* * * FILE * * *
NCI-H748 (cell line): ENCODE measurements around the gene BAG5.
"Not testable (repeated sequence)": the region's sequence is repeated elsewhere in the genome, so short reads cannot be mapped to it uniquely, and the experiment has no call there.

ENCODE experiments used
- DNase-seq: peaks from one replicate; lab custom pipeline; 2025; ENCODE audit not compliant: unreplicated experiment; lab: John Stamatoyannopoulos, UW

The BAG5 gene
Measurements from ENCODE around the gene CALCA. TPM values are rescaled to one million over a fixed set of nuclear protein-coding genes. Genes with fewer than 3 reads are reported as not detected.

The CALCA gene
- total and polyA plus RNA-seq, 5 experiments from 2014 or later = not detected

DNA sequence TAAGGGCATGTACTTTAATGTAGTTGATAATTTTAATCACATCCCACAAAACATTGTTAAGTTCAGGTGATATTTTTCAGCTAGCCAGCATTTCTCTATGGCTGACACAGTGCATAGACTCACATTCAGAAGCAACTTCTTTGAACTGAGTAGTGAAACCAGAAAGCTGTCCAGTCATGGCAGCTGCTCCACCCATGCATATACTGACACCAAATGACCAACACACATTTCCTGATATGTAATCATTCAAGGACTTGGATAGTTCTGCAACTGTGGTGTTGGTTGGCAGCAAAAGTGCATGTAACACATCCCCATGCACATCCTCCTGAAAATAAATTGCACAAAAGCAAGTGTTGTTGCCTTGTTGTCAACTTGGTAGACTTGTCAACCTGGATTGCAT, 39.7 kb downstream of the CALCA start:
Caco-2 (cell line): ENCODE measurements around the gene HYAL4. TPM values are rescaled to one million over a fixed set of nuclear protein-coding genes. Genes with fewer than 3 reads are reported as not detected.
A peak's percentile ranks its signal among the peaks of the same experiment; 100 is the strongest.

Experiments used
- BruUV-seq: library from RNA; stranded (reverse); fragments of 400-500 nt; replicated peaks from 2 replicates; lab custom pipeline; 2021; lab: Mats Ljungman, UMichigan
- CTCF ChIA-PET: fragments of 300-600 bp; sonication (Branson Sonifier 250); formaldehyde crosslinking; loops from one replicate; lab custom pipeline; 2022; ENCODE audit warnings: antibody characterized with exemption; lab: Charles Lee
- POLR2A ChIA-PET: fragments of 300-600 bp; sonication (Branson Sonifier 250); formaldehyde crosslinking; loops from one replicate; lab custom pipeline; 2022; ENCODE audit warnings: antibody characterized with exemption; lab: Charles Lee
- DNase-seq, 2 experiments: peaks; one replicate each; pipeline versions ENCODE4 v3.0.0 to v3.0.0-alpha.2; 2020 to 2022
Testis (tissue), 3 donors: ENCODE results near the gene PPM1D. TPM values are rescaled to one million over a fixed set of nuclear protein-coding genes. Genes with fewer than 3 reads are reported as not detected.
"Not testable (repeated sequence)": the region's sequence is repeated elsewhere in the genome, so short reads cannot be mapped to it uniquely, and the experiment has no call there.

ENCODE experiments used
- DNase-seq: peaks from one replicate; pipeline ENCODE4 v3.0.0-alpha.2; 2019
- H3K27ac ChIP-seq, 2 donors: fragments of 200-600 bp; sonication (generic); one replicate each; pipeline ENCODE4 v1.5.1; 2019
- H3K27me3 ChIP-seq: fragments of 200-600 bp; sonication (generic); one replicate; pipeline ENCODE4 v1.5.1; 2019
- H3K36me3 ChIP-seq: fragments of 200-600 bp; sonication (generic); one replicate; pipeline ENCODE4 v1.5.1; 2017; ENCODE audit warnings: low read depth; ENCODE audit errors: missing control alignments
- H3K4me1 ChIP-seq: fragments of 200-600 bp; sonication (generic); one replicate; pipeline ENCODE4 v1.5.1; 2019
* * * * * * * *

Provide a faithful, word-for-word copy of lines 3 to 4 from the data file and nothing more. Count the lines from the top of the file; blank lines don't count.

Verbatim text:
ENCODE experiments used
- DNase-seq: peaks from one replicate; lab custom pipeline; 2025; ENCODE audit not compliant: unreplicated experiment; lab: John Stamatoyannopoulos, UW